Months of secrecy end as state releases COVID death toll for every county

South Florida Sun Sentinel

Sep 14, 2021 4:07 PM

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For the first time in months, Floridians could learn Tuesday just how deadly the newest COVID wave has been in their communities, including a brutal toll in South Florida.

Some 2,900 people succumbed to the coronavirus in South Florida during the 99 days between June 5 and Sept 12 — an average of 29 every day, according to a report released Tuesday, the first county-by-county breakdown since the state clamped down on the information in June.

The deaths included 631 people in Palm Beach County, 1,011 in Broward and 1,258 in Miami Dade. The tri-county area accounted for about a quarter of the 11,799 deaths statewide during the summer, according to the report.

Northern and Central Florida — with lower vaccination rates — may have been hit even harder, based on population.

For example, 514 people died for every 1 million residents in Broward County, the highest rate among Florida’s large counties, the report shows. But the smaller Brevard and Duval counties had more than 800 deaths per 1 million residents.

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The Florida Department of Health had reported county death tolls each day throughout the pandemic, before switching to weekly reporting in early June after saying the COVID-19 crisis had abated. But the state never reported the data again once case counts surged over the summer.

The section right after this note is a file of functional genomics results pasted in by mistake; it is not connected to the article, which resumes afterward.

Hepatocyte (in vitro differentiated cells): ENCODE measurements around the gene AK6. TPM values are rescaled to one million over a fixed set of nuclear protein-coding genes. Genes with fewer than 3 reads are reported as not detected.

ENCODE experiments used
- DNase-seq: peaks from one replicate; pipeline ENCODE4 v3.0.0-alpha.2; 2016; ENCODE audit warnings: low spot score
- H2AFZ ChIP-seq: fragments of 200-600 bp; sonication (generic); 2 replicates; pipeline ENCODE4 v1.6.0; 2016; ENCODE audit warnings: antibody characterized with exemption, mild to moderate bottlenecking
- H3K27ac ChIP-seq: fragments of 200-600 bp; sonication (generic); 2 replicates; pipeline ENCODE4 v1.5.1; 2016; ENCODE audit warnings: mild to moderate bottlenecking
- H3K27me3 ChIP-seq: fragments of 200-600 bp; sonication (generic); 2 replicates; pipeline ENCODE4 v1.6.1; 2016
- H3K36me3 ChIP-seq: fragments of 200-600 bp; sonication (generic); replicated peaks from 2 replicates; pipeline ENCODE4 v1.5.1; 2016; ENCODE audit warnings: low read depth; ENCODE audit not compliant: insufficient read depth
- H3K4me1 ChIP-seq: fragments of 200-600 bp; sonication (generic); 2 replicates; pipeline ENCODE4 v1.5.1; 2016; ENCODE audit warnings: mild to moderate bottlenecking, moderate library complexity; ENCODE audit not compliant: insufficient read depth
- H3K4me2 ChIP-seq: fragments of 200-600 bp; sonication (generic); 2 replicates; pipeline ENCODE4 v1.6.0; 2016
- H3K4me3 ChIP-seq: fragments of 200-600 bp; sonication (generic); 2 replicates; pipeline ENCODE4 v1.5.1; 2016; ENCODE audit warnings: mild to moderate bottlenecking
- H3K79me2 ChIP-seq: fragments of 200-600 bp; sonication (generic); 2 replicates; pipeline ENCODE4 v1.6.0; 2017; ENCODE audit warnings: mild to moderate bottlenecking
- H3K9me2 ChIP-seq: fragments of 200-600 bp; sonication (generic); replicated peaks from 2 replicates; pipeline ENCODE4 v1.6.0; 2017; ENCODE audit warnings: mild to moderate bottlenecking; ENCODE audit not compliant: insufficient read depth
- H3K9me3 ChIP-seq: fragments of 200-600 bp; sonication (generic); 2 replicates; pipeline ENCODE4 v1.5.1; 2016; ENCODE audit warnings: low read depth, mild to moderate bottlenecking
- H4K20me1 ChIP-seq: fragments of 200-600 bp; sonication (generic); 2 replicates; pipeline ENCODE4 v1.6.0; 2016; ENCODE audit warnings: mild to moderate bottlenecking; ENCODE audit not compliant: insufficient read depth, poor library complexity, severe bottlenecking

The state has been detailing new cases and vaccination rates by county in its weekly COVID situation report on Fridays, but it does not include local deaths, only a statewide total. Until now, federal websites reflected incomplete death information for Florida’s counties as well.

The state’s secrecy made it nearly impossible to learn the local effect of the worst wave of the pandemic.

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When the agency stopped sharing the data, public health experts expressed concern, arguing that local-level pandemic information helps Floridians make better daily life decisions about wearing masks, social distancing and attending events.

Health officials did not explain Tuesday why they made the information available after months of requests from the media and county leaders.

Dr. Jason Salemi, an associate professor of epidemiology at the University of South Florida, tracks COVID-19 in Florida and discovered the release of the county-level death data on Tuesday. He said he believes the information represents a reliable representation of new deaths. “My hope is that the information will be updated on a routine basis now,” he said.

Although new cases have been declining, Florida’s COVID death count has continued to rise. Experts believe it could level off by the end of the month.

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